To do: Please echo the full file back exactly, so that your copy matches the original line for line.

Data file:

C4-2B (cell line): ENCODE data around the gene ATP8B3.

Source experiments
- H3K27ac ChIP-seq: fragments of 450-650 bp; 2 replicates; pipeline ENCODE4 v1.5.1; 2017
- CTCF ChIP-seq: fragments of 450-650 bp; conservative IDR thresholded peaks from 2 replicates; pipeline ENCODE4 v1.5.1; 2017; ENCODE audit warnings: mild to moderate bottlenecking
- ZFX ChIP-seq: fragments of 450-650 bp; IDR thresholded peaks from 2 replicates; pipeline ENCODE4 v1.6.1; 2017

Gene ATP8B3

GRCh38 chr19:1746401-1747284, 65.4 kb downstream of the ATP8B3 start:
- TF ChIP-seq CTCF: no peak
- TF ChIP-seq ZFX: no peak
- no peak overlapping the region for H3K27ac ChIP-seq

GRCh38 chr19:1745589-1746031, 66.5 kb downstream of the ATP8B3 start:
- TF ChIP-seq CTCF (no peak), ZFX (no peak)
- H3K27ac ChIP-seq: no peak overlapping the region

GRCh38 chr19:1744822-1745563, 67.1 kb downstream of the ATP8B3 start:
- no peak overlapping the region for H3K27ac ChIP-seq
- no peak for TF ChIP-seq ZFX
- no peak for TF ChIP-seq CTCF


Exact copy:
C4-2B (cell line): ENCODE data around the gene ATP8B3.

Source experiments
- H3K27ac ChIP-seq: fragments of 450-650 bp; 2 replicates; pipeline ENCODE4 v1.5.1; 2017
- CTCF ChIP-seq: fragments of 450-650 bp; conservative IDR thresholded peaks from 2 replicates; pipeline ENCODE4 v1.5.1; 2017; ENCODE audit warnings: mild to moderate bottlenecking
- ZFX ChIP-seq: fragments of 450-650 bp; IDR thresholded peaks from 2 replicates; pipeline ENCODE4 v1.6.1; 2017

Gene ATP8B3

GRCh38 chr19:1746401-1747284, 65.4 kb downstream of the ATP8B3 start:
- TF ChIP-seq CTCF: no peak
- TF ChIP-seq ZFX: no peak
- no peak overlapping the region for H3K27ac ChIP-seq

GRCh38 chr19:1745589-1746031, 66.5 kb downstream of the ATP8B3 start:
- TF ChIP-seq CTCF (no peak), ZFX (no peak)
- H3K27ac ChIP-seq: no peak overlapping the region

GRCh38 chr19:1744822-1745563, 67.1 kb downstream of the ATP8B3 start:
- no peak overlapping the region for H3K27ac ChIP-seq
- no peak for TF ChIP-seq ZFX
- no peak for TF ChIP-seq CTCF